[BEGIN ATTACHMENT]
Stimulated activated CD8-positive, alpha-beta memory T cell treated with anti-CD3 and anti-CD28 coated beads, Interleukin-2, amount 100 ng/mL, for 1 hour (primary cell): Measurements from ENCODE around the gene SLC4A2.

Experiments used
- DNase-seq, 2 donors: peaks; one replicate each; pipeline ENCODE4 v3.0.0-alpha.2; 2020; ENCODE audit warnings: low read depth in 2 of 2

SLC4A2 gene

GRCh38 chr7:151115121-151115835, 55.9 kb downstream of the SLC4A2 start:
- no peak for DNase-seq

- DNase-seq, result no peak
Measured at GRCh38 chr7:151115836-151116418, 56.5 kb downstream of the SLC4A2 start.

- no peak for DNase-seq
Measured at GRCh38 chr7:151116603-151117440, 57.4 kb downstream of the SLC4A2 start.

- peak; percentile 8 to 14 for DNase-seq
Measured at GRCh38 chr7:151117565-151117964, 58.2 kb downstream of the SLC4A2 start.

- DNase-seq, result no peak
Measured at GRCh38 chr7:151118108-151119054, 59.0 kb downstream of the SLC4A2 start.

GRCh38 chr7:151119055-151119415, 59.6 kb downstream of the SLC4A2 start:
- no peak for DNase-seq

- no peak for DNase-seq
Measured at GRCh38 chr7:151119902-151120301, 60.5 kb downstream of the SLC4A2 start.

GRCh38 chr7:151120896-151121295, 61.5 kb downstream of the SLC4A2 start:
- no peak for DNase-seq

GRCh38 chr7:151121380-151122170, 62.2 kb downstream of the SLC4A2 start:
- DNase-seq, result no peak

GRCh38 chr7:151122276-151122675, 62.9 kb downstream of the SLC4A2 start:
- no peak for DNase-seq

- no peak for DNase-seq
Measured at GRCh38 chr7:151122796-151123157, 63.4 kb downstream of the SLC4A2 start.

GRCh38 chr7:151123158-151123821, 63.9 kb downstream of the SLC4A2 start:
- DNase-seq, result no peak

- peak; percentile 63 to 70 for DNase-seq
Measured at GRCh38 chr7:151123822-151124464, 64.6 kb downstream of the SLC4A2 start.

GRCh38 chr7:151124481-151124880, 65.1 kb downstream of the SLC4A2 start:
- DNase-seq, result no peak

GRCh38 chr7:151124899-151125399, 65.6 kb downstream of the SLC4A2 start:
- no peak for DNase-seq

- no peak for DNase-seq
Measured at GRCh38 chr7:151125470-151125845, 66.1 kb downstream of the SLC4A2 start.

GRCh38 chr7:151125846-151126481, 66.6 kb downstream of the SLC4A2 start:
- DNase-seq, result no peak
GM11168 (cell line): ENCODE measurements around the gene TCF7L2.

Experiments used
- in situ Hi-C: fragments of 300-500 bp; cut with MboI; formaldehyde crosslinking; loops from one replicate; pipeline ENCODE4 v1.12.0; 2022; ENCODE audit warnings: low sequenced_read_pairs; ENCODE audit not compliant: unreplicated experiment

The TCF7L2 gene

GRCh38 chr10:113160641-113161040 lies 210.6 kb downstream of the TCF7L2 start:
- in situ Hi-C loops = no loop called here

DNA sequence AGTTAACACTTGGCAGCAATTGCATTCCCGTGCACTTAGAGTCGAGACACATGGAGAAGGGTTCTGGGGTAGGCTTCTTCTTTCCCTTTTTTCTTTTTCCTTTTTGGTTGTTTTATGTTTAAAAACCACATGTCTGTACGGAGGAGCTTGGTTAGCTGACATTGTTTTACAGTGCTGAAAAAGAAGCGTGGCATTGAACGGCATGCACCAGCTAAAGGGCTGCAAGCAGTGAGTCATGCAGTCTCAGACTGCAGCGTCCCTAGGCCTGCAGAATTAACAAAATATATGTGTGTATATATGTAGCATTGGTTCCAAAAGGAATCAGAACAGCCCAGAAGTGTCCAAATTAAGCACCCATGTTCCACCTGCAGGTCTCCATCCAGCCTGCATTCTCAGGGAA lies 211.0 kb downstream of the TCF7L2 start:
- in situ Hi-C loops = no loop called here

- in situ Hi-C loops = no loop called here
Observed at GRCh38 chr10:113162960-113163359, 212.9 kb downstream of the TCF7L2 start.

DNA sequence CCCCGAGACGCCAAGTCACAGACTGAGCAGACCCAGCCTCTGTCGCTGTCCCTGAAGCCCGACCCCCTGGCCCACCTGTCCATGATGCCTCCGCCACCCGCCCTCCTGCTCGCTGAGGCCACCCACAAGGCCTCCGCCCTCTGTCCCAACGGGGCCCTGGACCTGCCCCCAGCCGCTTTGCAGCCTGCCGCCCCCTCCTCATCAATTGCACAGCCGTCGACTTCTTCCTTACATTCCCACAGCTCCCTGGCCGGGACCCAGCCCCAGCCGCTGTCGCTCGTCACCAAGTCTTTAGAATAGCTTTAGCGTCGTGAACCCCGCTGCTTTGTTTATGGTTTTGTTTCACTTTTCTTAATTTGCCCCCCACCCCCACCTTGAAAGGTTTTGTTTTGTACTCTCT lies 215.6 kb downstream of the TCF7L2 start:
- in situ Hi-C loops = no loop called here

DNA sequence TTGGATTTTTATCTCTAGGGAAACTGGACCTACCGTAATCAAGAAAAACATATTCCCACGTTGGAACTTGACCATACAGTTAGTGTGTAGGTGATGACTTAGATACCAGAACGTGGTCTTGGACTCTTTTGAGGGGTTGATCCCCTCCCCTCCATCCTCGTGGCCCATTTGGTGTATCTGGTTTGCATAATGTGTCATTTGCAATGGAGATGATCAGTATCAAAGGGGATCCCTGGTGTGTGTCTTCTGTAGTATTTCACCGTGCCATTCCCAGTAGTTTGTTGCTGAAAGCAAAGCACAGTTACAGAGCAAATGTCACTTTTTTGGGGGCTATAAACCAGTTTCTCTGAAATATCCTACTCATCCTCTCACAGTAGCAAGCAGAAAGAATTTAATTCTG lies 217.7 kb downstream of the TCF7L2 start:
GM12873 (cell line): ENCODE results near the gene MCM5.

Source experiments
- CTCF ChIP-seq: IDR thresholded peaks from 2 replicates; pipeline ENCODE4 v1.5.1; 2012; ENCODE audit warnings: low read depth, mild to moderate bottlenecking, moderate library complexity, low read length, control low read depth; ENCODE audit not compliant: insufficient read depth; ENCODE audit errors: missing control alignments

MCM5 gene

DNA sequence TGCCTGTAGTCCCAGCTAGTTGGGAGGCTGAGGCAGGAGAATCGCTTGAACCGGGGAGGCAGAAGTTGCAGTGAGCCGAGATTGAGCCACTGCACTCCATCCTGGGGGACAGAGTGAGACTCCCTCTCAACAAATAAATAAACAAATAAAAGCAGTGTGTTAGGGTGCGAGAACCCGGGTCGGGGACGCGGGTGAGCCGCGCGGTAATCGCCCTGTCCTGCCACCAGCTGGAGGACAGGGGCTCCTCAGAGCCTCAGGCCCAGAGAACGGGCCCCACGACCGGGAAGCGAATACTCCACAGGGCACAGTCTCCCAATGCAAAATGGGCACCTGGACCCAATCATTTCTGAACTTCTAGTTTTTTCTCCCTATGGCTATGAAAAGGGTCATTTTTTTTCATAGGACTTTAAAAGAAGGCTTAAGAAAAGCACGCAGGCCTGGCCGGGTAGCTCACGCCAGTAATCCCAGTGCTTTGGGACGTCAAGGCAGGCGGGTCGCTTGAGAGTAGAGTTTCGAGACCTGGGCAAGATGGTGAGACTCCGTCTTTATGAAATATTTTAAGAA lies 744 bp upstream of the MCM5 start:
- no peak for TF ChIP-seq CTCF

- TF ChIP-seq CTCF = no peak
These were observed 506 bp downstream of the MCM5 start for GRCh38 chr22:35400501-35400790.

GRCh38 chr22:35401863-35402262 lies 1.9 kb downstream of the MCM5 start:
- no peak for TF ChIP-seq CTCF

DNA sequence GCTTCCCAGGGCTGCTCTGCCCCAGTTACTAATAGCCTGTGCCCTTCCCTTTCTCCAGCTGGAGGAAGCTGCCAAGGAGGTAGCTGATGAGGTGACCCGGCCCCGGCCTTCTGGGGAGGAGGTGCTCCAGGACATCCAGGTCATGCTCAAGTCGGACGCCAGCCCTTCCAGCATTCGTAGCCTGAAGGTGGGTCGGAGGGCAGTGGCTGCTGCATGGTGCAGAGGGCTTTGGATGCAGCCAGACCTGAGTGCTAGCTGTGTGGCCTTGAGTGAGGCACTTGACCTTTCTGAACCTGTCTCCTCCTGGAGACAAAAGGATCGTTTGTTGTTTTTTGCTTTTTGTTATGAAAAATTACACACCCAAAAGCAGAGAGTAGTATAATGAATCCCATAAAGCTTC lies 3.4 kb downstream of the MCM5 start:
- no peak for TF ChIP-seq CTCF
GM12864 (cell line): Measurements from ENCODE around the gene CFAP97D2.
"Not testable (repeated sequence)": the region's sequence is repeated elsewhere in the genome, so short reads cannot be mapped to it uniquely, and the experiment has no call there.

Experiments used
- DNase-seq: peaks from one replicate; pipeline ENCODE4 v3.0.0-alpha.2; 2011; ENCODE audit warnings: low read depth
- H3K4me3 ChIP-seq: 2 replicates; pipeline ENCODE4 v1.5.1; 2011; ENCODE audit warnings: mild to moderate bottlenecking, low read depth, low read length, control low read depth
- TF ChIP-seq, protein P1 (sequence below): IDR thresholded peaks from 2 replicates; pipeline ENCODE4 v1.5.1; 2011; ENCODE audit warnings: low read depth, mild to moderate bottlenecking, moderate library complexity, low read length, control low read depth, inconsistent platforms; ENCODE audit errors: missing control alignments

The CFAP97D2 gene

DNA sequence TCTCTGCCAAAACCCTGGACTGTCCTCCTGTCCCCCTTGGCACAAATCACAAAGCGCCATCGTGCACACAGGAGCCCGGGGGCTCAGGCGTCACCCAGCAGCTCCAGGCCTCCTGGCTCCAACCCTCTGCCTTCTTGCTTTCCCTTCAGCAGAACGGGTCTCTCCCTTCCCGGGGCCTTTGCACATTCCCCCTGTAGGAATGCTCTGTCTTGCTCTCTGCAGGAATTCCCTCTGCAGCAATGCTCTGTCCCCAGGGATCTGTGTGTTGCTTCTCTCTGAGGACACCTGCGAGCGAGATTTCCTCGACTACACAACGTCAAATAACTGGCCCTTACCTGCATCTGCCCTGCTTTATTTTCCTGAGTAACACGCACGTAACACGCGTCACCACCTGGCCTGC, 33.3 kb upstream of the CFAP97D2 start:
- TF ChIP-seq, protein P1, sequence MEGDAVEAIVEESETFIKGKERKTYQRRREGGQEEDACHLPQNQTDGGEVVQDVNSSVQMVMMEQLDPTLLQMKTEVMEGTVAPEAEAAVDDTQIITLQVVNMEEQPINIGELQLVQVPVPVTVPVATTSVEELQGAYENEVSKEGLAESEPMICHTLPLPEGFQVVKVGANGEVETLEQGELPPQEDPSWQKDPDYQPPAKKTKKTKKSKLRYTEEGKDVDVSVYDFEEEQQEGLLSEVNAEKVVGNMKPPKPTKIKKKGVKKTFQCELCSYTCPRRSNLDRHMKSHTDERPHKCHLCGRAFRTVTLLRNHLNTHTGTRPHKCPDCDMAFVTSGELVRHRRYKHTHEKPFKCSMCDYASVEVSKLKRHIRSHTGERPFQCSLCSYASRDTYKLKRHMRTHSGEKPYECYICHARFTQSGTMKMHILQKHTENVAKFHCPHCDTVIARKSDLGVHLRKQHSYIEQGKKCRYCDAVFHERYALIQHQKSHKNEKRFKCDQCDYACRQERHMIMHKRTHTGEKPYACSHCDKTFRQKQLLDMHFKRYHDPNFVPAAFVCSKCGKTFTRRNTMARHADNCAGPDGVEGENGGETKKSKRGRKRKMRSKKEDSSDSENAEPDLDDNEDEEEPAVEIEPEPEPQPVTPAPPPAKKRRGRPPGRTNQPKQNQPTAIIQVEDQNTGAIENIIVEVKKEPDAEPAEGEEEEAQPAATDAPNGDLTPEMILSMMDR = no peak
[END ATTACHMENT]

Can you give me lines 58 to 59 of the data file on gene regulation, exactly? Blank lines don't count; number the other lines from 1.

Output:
- TF ChIP-seq CTCF = no peak
These were observed 506 bp downstream of the MCM5 start for GRCh38 chr22:35400501-35400790.